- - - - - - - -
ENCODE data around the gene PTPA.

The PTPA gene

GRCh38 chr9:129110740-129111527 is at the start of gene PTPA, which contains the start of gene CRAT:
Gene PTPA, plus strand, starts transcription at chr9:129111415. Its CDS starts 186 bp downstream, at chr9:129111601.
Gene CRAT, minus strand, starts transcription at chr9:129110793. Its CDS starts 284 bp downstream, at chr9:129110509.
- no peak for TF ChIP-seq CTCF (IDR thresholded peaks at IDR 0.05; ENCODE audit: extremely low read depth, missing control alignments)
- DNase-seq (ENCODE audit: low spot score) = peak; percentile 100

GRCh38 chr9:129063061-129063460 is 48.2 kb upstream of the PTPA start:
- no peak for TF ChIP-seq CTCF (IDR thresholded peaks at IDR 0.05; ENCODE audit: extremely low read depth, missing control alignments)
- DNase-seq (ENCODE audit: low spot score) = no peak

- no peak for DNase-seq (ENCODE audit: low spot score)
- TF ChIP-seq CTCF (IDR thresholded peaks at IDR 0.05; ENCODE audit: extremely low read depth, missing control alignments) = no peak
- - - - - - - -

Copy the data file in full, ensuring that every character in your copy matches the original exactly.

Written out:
ENCODE data around the gene PTPA.

The PTPA gene

GRCh38 chr9:129110740-129111527 is at the start of gene PTPA, which contains the start of gene CRAT:
Gene PTPA, plus strand, starts transcription at chr9:129111415. Its CDS starts 186 bp downstream, at chr9:129111601.
Gene CRAT, minus strand, starts transcription at chr9:129110793. Its CDS starts 284 bp downstream, at chr9:129110509.
- no peak for TF ChIP-seq CTCF (IDR thresholded peaks at IDR 0.05; ENCODE audit: extremely low read depth, missing control alignments)
- DNase-seq (ENCODE audit: low spot score) = peak; percentile 100

GRCh38 chr9:129063061-129063460 is 48.2 kb upstream of the PTPA start:
- no peak for TF ChIP-seq CTCF (IDR thresholded peaks at IDR 0.05; ENCODE audit: extremely low read depth, missing control alignments)
- DNase-seq (ENCODE audit: low spot score) = no peak

- no peak for DNase-seq (ENCODE audit: low spot score)
- TF ChIP-seq CTCF (IDR thresholded peaks at IDR 0.05; ENCODE audit: extremely low read depth, missing control alignments) = no peak